then a big help. But the labeling method works for any such problem.

- Doctor Peterson, The Math Forum
  http://mathforum.org/dr.math/ 


Date: 05/30/2002 at 17:43:23
From: Tracy
Subject: Number of pathways

What if it isn't pretty and symmetrical like that one?

A .____.____.____.
  |    |    |    |
  |    |    |    |
  .____.____.____.____.____.
  |    |    |    |    |    |
  |    |    |    |    |    |
  .____.____.____.____.____.
  |    |    |    |    |    |
  |    |    |    |    |    |
  .____.____.____.____.____.
                 |    |    |
                 |    |    |
                 .____.____.B

What if it's like this one?


Date: 05/30/2002 at 18:49:19
From: Doctor Anthony
Subject: Re: Number of pathways

A .____.____.____.
  |    |    |    |
  |    |    |    |
  .____.____.____.C___.F___.
  |    |    |    |    |    |
  |    |    |    |    |    |
  .____.____.____.D___.G___.
  |    |    |    |    |    |
  |    |    |    |    |    |
  .____.____.____.E___.H___.
                 |    |    |
                 |    |    |
                 .____.____.B

Work out the paths 

  A->C->F->B
  A->D->G->B            
  A->E->B

and add the three results.

- Doctor Anthony, The Math Forum
  http://mathforum.org/dr.math/ 


Date: 05/31/2002 at 08:34:29
From: Doctor Peterson
Subject: Re: Number of pathways

Hi, Tracy.

Just to supplement Dr. Anthony's answer, here's the work for my 
labeling method:

A 1____1____1____1
  |    |    |    |
  |    |    |    |
  1____2____3____4____4____4
  |    |    |    |    |    |
  |    |    |    |    |    |
  1____3____6___10___14___18
  |    |    |    |    |    |
  |    |    |    |    |    |
  1____4___10___20___34___52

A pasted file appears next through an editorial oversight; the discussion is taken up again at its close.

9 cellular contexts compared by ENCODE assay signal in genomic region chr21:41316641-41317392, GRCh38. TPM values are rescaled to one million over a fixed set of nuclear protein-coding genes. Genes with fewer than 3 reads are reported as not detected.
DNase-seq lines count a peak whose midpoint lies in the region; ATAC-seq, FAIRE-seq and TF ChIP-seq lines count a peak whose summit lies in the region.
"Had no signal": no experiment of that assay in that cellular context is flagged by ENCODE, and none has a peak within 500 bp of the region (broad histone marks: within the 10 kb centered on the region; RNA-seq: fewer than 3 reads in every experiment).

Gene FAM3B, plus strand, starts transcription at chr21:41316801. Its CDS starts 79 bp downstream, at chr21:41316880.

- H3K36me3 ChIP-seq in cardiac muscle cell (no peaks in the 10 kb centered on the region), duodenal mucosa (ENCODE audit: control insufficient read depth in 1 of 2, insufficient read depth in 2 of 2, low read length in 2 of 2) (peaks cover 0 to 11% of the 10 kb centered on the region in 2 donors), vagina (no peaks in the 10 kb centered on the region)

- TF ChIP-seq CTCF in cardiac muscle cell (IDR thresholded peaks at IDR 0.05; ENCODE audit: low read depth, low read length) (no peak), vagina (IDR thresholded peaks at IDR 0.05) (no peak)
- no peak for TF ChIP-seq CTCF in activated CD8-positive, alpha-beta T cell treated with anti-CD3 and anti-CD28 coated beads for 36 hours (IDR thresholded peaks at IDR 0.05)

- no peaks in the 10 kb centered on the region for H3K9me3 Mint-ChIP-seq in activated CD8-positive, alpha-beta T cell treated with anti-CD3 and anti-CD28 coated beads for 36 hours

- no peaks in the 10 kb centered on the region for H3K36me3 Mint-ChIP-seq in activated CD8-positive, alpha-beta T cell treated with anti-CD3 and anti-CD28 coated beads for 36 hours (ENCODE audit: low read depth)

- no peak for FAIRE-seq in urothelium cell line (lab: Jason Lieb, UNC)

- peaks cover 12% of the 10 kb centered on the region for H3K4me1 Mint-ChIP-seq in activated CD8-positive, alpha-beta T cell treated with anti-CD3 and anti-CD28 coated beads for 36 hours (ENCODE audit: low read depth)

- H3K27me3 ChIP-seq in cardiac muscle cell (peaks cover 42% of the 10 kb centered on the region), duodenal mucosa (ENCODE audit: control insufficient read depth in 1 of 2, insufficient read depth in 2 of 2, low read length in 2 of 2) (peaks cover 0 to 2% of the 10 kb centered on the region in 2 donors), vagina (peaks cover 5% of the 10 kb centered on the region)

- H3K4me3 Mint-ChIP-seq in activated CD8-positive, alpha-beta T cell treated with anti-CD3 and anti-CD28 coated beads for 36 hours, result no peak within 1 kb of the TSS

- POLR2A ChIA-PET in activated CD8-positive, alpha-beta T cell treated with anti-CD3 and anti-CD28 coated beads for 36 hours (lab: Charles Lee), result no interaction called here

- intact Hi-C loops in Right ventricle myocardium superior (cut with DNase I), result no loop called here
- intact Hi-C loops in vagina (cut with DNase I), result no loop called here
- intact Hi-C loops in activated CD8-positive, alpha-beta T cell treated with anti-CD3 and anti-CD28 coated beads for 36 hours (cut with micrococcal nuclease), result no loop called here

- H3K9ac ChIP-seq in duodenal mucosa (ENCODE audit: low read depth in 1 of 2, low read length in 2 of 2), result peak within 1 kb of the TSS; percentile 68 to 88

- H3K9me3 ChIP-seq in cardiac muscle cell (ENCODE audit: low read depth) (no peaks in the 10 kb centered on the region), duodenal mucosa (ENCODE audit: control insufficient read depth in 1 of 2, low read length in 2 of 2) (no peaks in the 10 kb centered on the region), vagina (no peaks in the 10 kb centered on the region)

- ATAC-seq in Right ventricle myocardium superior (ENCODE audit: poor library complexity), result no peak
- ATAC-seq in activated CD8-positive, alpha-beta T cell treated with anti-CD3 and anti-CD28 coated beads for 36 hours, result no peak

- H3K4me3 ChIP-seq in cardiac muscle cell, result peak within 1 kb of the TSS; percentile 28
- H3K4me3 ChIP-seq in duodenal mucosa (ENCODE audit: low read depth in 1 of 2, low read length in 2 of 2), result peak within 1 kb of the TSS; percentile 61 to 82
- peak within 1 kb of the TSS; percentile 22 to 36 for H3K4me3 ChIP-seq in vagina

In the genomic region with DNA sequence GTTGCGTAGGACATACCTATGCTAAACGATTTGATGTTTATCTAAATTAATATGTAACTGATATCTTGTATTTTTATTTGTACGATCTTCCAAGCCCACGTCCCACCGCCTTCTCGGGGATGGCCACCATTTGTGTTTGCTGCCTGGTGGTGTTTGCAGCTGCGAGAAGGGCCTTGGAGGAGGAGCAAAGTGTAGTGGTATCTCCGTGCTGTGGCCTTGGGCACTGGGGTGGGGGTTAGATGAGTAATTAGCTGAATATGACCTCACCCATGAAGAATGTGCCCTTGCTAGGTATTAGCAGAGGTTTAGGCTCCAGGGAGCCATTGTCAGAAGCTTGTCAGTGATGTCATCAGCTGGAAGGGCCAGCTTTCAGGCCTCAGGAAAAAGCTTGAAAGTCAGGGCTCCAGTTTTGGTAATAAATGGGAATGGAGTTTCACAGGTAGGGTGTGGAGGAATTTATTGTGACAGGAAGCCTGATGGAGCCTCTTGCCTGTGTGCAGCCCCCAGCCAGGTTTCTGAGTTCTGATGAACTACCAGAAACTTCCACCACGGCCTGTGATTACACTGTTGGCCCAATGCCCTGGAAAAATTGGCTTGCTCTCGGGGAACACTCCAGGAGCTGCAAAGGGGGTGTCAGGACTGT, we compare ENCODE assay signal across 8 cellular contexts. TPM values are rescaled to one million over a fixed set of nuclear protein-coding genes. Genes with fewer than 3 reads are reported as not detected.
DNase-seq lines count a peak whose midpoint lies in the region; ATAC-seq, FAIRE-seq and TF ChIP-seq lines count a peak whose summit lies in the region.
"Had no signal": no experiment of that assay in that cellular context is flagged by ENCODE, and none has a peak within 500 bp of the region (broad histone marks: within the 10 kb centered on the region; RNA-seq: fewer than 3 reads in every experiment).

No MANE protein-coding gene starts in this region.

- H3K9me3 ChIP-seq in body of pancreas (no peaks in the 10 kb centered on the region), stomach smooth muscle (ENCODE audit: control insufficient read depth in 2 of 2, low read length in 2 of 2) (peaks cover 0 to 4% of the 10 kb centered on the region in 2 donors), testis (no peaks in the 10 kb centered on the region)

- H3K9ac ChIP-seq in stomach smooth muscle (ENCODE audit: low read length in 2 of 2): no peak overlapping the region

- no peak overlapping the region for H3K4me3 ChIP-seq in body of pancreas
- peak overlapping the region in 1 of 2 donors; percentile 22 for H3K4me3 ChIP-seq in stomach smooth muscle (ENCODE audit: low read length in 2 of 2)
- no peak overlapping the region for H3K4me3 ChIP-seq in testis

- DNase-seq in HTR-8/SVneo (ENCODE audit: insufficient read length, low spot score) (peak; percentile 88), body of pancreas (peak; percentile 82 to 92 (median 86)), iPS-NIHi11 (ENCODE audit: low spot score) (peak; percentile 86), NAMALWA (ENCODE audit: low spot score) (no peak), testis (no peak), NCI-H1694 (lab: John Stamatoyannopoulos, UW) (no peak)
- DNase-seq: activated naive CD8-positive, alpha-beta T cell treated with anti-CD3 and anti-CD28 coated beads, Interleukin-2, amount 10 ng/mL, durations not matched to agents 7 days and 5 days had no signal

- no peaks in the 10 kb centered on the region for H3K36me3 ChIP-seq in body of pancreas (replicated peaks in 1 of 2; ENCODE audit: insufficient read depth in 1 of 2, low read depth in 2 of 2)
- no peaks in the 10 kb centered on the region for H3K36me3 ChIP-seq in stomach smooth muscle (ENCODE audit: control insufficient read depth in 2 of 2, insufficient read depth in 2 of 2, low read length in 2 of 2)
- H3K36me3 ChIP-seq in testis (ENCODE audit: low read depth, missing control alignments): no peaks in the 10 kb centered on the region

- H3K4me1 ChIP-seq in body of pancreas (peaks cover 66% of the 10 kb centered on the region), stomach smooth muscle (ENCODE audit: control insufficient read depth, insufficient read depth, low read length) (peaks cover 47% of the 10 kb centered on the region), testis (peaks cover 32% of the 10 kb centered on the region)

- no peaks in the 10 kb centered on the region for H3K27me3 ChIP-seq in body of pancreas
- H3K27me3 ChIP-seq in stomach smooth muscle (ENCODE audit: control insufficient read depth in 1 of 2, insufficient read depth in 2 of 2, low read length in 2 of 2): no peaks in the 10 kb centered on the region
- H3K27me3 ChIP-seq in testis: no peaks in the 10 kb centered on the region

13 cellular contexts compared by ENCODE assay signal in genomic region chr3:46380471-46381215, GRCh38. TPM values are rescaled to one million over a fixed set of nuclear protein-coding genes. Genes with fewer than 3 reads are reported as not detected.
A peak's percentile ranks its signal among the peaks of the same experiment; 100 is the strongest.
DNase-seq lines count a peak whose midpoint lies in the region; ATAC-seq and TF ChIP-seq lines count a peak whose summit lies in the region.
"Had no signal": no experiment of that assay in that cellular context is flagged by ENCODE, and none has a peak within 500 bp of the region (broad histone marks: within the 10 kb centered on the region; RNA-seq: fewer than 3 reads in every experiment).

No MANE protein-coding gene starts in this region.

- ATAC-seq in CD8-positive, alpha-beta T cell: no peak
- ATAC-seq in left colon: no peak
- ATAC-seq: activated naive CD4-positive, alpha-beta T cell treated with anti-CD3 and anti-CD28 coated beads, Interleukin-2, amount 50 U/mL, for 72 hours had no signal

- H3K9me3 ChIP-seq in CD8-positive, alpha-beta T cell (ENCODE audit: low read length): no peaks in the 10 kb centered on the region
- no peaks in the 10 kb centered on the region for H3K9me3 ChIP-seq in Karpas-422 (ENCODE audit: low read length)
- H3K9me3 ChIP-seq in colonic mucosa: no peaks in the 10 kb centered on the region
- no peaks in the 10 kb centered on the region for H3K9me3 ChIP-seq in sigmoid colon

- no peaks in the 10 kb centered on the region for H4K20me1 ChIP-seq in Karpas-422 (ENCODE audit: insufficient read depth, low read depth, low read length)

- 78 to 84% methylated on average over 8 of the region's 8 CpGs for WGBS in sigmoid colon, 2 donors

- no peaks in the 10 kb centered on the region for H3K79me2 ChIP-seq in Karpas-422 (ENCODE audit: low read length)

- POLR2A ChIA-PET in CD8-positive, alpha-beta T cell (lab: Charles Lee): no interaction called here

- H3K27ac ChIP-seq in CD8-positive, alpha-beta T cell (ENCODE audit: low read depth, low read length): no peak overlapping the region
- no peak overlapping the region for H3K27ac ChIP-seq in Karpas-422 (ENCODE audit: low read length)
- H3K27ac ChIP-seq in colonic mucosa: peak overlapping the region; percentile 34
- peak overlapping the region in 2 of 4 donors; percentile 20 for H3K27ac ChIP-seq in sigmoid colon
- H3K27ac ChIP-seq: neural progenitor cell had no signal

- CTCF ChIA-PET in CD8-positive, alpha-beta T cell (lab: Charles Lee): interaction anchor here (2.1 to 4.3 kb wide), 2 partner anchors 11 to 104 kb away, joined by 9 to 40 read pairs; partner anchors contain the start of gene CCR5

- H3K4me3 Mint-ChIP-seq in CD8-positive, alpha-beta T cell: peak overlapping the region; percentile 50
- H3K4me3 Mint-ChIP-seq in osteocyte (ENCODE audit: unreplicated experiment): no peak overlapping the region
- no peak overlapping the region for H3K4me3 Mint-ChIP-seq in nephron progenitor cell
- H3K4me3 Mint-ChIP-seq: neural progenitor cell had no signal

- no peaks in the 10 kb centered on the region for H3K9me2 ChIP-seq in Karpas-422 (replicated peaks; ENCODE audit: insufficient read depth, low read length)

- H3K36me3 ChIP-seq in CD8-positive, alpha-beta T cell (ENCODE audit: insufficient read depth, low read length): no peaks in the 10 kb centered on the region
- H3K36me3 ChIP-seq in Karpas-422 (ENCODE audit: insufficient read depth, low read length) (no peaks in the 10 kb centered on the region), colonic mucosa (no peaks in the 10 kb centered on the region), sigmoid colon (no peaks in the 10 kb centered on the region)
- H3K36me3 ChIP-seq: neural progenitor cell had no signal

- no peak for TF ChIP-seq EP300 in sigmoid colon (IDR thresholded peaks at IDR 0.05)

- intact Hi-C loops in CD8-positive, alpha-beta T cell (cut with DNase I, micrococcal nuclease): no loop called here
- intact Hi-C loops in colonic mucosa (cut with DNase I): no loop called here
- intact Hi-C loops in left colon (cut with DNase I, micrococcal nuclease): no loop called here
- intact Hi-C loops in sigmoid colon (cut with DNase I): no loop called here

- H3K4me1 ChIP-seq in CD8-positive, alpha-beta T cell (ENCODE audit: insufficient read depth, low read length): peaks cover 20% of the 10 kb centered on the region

|    |    |
                 |    |    |
                20___54___106 B

That takes very little thinking, and isn't much slower for small 
problems like this.

- Doctor Peterson, The Math Forum
  http://mathforum.org/dr.math/ 


Date: 05/31/2002 at 10:27:51
From: Tracy
Subject: Number of pathways

A 1____1____1____1
  |    |    |    |
  |    |    |    |
  1____2____3____4____4____4 ------ How do you arrive at these last
  |    |    |    |    |    |        two 4s?  The rest I understand.
  |    |    |    |    |    |
  1____3____6___10___14___18
  |    |    |    |    |    |
  |    |    |    |    |    |
  1____4___10___20___34___52
                 |    |    |
                 |    |    |
                20___54___106 B


Date: 05/31/2002 at 10:47:25
From: Doctor Peterson
Subject: Re: Number of pathways

Hi, Tracy.

Each number is the sum of the numbers above and to the left (the 
two places you can get there from). These two 4's have nothing 
above them, so they are just copied from the left, like the 1's 
at the top.

Incidentally, the method equivalent to Dr. Anthony's suggestion in 
this case is to treat the three vertices in the middle (where the 
two rectangles meet) as a bottleneck, and calculate for each of 
those both how many ways there are to get there from A, and how 
many ways there are to get from there to B; then multiply for each 
and add them up:

From A:             To B: (adding numbers to right and below)

A 1____1____1____1
  |    |    |    |
  |    |    |    |
  1____2____3____4  4____4____1  (Note that we don't include any
  |    |    |    |       |    |   line in both parts, to avoid
  |    |    |    |       |    |   counting any paths twice)
  1____3____6___10  3____3____1
  |    |    |    |       |    |
  |    |    |    |       |    |
  1____4___10___20  3____2____1
                    |    |    |
                    |    |    |
                    1____1____1 B

Total ways:

    4*4 + 10*3 + 20*3 = 16 + 30 + 60 = 106

Dr. Anthony's calculations give these same numbers without actually 
counting. Obviously you have to be pretty careful! 

- Doctor Peterson, The Math Forum
  http://mathforum.org/dr.math/ 
Associated Topics:
High School Permutations and Combinations